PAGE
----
by Leon Rosenshein

The Law Of Instruments

if all you have is a hammer, all you see are nails.

Kaplan, Maslow, et al.

That’s not exactly what Maslow and the others said, but that’s a pretty common paraphrase. And it’s true. If the only tool you have is a hammer, you tend to treat every problem as a nail and pound on it until the problem is gone. Not necessarily solved, but at least it’s gone. Because of that, you need to know you tools. When to use them, and when not to use them.

However, using the right tool for the right job is only part of the issue. You don’t just have a bias to use the tool at hand. A perhaps bigger problem is that you also have a bias around how you see the situation. Hat Tip to GeePaw Hill who helped me put this into perspective for myself. It’s not really about hammers or nails. It’s not even about tools and uses.

The deeper bias is about the frame you view things in/through. And that’s a very subtle bias. It’s subtle because it operates before perception and cognition. You see things in terms of the frame of reference you’re viewing them from. Back to the hammer and nail, it’s not that you see a screw and decide that the easiest way to make it not stick up is to apply percussive maintainance. It’s that you see a nail, then you think about how to fix the problem of a nail sticking up, and whack it with a hammer.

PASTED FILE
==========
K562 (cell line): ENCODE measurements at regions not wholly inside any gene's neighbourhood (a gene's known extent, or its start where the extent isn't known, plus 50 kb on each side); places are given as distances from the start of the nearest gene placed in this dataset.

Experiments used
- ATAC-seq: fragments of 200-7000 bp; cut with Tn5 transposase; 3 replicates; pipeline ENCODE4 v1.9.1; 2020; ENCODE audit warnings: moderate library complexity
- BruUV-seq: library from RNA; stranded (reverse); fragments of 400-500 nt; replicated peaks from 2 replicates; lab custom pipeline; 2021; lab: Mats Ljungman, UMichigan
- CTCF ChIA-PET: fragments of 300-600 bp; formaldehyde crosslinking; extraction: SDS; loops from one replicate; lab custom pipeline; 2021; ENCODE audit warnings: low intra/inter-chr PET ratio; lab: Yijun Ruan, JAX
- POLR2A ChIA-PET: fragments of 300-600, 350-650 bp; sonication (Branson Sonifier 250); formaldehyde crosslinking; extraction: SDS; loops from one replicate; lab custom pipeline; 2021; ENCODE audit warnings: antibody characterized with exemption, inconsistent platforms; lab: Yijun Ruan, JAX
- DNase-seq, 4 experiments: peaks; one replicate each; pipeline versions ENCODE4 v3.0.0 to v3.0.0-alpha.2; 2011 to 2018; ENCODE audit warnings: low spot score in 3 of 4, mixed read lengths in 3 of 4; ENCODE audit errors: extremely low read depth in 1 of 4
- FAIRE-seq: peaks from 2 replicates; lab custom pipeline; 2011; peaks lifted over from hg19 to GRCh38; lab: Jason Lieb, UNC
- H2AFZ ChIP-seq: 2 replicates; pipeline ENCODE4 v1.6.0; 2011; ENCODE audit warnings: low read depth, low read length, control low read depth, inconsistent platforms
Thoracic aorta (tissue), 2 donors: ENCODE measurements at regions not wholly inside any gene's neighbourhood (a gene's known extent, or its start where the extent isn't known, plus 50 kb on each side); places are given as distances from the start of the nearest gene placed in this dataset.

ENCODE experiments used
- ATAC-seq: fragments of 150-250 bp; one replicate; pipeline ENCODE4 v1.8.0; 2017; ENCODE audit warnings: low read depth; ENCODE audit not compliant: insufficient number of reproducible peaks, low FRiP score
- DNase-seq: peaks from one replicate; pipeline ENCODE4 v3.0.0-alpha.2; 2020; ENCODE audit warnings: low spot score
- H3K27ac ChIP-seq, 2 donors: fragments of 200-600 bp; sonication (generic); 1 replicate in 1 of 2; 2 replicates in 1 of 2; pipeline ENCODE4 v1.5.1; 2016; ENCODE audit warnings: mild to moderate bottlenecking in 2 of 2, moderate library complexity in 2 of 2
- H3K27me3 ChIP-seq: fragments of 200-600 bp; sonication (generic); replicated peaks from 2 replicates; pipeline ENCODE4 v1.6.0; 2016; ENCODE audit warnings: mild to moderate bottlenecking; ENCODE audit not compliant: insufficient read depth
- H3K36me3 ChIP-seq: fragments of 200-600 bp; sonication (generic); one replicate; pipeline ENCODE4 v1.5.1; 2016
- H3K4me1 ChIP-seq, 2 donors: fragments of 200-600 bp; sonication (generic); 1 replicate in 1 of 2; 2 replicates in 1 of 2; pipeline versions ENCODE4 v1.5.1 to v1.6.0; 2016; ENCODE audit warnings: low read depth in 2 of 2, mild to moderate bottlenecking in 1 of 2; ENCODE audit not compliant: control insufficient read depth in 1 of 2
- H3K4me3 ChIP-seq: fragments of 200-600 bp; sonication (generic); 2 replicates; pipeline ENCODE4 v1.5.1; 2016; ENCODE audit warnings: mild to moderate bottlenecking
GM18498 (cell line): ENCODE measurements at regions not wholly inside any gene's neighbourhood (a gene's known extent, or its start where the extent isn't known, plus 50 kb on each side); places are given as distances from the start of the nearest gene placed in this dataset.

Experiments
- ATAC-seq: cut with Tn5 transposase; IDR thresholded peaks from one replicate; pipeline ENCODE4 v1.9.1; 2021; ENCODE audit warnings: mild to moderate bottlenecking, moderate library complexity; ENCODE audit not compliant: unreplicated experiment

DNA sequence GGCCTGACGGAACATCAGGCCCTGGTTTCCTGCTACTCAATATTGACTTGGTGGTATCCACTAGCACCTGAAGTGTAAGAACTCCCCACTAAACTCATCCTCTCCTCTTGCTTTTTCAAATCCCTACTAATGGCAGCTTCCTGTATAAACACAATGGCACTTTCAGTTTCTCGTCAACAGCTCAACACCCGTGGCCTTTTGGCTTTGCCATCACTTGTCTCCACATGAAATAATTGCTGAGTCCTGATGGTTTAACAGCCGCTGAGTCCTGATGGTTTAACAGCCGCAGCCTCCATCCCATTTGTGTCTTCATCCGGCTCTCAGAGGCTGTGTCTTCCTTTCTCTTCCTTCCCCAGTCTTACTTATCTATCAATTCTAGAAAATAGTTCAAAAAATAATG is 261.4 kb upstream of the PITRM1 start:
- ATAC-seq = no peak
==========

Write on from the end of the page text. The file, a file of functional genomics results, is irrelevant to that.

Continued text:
The situation you’re in, the frame makes you see things not in the way they are, but in a way that fits into your ability to fix. Then you think about it and apply a reasonable solution to the problem, as you see it. The key to countering the bias is to recognize that you might not be seeing what you’re seeing.

Unfortunately, this isn’t the world of Dungeons and Dragons, and you can’t attempt to disbelieve. At least not by just rolling some dice. Instead, you have to do what the roll of the dice simulates. You need to:

  1. Recognize there’s a chance you might be fooling yourself
  2. Examine the situation closely
  3. Decide if you’re seeing what you think you’re seeing
  4. Do something about it.

Of course, the hardest part is the first part. You probably don’t have the time or energy to assume everything you perceive if wrong. After all, the vast majority of it is correct, so it’s just slowing you down. What you can do, though, is identify some of your common responses that might come from misperceptions. Once again, with the hammer and nail. If you see something sticking up that shouldn’t be and you reach for your hammer, look again. If you’re doing rough framing of a wall, it very well might be a nail. If, on the other hand, there’s a lump under your carpet, it’s probably not a nail, so check first.

If you’re building a distributed system and there’s a latency problem your first response might be to use a cache. That might be the answer. But before you go build/install that cache, look at the system again. Maybe you don’t even need to do what’s taking a long time. Maybe the thing you’re looking for changes so rapidly that a cache is the wrong thing to do and you need to fix the response time. Or maybe the problem is your SLO is just too high.

So next time you find yourself swinging that metaphorical hammer, before you make contact, take another look and make sure you’re seeing what you think you’re seeing.